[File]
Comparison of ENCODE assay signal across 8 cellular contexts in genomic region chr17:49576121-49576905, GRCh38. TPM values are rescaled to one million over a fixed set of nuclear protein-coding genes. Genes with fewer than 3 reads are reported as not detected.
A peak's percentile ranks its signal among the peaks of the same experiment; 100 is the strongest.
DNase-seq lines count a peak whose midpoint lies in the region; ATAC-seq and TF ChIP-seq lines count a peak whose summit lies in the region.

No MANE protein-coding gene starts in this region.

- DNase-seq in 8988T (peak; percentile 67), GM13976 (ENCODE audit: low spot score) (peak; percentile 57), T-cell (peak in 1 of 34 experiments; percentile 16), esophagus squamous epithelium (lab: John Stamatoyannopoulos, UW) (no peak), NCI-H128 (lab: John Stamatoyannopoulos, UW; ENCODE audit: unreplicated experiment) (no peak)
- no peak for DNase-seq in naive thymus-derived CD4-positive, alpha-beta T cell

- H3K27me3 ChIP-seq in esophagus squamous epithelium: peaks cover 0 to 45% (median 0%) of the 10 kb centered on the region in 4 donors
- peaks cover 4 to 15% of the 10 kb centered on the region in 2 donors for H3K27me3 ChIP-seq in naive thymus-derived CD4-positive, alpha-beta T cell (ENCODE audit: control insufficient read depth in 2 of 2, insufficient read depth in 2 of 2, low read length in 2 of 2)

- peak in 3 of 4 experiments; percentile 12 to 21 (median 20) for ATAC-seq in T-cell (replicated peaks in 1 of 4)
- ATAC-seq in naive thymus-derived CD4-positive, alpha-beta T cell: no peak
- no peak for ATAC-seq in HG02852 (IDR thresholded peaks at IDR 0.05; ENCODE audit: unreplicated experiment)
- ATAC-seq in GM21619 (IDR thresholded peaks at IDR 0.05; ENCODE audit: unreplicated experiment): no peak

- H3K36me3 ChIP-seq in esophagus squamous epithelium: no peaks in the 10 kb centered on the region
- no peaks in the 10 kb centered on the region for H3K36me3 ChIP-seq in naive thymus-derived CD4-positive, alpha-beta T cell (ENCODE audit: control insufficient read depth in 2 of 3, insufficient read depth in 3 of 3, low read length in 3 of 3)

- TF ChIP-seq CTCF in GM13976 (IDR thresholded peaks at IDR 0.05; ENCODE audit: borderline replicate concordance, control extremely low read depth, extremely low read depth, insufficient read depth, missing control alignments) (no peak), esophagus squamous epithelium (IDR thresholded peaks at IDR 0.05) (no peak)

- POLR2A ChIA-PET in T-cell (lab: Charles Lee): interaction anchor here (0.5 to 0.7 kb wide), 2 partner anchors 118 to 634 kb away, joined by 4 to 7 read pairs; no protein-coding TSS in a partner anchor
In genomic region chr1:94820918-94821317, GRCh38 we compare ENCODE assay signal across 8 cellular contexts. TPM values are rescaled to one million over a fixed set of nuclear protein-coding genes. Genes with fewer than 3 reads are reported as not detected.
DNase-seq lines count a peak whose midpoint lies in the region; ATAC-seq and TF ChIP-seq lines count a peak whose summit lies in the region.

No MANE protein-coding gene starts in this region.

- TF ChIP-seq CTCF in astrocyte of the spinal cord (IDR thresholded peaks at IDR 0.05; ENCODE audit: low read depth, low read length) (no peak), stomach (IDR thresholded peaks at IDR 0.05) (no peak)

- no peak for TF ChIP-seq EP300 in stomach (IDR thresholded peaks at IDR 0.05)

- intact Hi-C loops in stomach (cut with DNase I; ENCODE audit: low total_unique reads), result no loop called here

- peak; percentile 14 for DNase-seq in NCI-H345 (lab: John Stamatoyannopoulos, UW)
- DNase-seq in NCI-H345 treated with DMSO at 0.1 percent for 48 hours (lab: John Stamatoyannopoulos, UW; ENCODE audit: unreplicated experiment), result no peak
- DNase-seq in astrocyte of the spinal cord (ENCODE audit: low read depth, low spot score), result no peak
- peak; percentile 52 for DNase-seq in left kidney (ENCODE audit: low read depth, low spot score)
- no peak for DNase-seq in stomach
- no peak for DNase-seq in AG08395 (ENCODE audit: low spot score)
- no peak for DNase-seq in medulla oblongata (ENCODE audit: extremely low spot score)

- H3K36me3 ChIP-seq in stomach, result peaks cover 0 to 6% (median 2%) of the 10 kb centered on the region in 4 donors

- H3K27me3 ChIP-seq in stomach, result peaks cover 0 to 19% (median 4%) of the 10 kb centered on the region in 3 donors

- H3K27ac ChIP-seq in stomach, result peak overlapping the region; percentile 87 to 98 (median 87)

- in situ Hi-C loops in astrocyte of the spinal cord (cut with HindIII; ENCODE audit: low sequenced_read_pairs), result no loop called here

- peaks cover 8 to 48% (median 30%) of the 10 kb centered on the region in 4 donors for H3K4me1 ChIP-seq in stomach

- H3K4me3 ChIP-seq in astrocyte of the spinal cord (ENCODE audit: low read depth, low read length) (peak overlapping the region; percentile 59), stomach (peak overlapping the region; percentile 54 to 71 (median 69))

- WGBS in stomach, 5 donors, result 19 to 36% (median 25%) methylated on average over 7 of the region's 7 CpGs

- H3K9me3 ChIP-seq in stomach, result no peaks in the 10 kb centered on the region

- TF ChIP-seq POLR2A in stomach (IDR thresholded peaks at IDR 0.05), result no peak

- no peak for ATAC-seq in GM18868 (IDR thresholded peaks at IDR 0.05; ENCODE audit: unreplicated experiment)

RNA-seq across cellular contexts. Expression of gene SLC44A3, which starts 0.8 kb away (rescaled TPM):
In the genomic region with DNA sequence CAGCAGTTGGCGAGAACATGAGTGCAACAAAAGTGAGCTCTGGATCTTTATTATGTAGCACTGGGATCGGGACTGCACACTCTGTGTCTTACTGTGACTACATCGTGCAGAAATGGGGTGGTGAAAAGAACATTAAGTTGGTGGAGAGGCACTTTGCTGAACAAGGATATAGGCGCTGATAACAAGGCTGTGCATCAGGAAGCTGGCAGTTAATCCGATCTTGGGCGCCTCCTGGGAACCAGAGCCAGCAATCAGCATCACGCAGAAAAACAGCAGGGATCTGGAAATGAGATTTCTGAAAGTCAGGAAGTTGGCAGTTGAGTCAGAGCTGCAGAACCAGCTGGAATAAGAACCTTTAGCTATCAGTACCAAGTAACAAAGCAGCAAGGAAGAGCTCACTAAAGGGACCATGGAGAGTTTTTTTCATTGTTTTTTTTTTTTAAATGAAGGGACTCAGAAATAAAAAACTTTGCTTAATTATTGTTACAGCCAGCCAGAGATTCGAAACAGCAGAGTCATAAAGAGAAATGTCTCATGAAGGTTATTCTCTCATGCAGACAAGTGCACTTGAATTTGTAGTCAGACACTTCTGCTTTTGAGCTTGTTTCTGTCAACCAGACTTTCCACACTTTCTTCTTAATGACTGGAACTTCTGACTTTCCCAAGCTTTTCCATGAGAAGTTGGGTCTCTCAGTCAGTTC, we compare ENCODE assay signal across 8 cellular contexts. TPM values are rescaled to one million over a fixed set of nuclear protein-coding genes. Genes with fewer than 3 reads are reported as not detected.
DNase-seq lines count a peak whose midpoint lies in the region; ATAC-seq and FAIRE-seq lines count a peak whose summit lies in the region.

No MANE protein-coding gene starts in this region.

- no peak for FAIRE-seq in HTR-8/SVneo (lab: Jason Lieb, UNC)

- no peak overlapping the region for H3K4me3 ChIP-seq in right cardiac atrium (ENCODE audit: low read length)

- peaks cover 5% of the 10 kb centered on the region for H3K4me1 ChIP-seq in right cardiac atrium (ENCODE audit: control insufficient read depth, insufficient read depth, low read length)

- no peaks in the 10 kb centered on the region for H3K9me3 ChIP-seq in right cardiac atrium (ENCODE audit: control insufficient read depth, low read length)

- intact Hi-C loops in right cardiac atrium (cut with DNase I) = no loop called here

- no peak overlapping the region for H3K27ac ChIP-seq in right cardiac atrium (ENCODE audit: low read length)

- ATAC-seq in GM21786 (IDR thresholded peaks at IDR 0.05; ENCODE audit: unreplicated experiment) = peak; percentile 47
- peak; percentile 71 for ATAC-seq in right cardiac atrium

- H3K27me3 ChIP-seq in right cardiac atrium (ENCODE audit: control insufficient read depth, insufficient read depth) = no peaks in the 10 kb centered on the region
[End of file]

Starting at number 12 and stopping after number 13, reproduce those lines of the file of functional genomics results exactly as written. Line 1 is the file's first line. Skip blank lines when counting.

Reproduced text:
- ATAC-seq in GM21619 (IDR thresholded peaks at IDR 0.05; ENCODE audit: unreplicated experiment): no peak

- H3K36me3 ChIP-seq in esophagus squamous epithelium: no peaks in the 10 kb centered on the region